What’s your relationship with Asiwaju Bola Tinubu?
Our relationship is good.
Has he consulted you on political matters recently?
We spoke about some matters I think about just before the Eid
How involved would you be in his ambition of wanting to become President?
As involved as possible, I’ve been involved all through. I’ve played my role.
Because your quiet has been so loud, your silence has been very loud.
Oh really! I’ve been MMB (laughing)
What does that mean?
I’ve been minding my own business, but I played my role. I’ve played my role all through and I don’t need to be in the public space to make my interventions to offer advice and to offer suggestions, but if at any point in time it becomes necessary for me to do so, I will do so.
If you look at the conversations between Asiwaju Tinubu and Alhaji Atiku Abubakar over the weekend, I mean they’re discussing issues that are at the centre of their ambitions. Would you say that there is some kind of miscalculation in the choice of your former principal, in respect of his choice of a running mate?
I’m going to say first and foremost that for both men, for whom I have a personal relationship, I think, perhaps the exchange of words, at best I would call it a stumble, I hope it’s not a tumble and I mean these in the sense that they should quickly recalibrate and get back to the issues and that is what concerns Nigerians. Those are the debates we should have. How do we move ourselves to the prosperity that is imminent that this country will have because I know it will happen? Who is the best person to drive that vehicle? In my own opinion, Asiwaju is the best person to drive that vehicle because I’ve worked with him at very close quarters. I know his capacity. I know his tenacity and I think that sometimes we need to test some hypotheses and the opportunity to test this hypothesis is there.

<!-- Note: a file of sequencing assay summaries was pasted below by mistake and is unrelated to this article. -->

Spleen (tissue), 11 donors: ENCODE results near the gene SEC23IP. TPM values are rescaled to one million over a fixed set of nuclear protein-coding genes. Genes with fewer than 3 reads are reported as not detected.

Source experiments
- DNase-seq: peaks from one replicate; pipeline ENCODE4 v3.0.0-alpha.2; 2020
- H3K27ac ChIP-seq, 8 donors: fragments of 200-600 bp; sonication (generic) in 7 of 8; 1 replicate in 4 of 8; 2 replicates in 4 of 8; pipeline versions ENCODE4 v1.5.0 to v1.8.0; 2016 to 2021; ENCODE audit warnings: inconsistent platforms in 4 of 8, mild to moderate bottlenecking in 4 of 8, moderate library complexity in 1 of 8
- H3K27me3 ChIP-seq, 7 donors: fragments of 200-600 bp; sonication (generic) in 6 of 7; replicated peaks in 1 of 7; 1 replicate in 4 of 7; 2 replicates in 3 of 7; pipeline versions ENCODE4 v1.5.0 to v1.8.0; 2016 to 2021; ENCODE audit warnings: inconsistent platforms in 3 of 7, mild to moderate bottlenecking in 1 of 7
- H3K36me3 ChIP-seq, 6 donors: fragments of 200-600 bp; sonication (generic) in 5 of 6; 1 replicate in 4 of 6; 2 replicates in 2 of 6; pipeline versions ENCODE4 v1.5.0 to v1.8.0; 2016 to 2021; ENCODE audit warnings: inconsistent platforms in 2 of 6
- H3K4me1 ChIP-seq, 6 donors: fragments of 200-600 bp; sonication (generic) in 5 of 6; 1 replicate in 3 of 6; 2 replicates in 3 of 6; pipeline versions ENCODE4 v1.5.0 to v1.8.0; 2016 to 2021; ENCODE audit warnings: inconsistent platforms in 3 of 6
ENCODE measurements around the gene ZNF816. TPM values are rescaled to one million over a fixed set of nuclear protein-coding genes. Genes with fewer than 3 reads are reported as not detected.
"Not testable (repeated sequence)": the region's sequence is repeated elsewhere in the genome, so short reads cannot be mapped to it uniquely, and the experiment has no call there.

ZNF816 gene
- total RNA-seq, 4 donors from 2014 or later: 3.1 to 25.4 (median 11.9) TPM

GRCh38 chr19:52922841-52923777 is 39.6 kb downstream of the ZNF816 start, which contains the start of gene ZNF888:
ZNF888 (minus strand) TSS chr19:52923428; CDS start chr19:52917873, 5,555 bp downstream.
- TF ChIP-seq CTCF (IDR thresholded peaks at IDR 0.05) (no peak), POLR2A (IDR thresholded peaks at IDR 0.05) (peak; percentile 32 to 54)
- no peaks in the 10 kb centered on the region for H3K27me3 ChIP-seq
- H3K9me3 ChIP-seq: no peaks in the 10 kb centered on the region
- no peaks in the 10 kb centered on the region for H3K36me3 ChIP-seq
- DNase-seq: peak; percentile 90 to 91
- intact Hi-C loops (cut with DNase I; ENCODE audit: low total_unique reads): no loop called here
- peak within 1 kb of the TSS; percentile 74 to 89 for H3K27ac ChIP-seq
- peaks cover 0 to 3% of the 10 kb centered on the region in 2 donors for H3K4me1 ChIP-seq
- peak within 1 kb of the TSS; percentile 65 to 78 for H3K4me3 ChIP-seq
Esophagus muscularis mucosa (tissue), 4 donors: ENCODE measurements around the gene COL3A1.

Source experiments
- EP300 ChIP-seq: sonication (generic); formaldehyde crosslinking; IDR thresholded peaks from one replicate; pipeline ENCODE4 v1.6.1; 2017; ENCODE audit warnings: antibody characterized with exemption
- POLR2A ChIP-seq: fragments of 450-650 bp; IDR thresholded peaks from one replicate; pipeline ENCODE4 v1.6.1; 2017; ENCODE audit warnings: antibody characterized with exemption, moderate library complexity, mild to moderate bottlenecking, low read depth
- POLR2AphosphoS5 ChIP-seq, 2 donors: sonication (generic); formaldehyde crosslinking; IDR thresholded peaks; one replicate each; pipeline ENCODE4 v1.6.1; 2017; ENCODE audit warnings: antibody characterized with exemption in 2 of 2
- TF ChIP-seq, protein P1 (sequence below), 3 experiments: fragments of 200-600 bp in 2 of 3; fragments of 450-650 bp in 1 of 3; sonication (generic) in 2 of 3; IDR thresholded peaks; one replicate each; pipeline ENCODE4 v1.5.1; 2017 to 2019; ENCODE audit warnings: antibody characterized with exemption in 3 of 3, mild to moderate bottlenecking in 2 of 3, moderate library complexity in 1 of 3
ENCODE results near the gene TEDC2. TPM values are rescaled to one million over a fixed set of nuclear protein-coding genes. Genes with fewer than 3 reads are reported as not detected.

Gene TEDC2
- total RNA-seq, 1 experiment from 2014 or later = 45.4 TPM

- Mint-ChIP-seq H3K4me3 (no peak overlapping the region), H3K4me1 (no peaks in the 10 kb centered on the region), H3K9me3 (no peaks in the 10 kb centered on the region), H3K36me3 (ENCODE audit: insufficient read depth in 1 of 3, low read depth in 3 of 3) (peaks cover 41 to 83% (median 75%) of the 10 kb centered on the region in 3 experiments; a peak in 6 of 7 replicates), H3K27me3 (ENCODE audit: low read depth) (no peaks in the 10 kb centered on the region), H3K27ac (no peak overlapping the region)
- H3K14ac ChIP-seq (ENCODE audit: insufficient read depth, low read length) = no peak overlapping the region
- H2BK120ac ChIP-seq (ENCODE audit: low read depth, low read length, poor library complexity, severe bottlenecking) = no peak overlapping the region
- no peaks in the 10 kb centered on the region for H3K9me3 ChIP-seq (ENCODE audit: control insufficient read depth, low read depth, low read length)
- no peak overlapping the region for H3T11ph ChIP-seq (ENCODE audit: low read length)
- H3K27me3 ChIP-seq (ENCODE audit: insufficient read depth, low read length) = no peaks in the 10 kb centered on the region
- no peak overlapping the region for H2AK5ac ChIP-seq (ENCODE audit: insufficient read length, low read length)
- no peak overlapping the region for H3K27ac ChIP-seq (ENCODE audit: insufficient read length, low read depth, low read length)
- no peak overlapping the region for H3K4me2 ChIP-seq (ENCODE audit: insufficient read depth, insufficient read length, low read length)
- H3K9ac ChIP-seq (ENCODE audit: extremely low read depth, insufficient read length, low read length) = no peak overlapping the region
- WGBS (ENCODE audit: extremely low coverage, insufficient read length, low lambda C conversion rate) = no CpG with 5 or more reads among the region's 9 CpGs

What about the issue of a joint Muslim ticket?
My position about religion has been made known on different platforms, I think religion should leave the public space and go back to where it belongs, to the homes and the religious centres. There’s too much religion in our public life. It’s a private thing, praying in public cannot do that. So, I think we should just stop them and get down to the real business when you’re in the office. Go and do your work.
But when it is a factor in our politics. I mean such that it’s also a factor in the bigger economies.
You see, you also have to understand that democracy is an undertaking of numbers. Essentially, democracy is not necessarily always rational, it’s the tyranny of the majority that has replaced the tyranny of the minority because democracy was created to stop one man or one woman from dictating to the majority. So, it was the tyranny of the minority that democracy came to replace, democracy sometimes has become a tyranny of the majority and is an undertaking. I call it an undertaking of multiplication and addition, not of subtraction and division. So, everybody will make his political calculation about what he thinks will best serve his purpose and…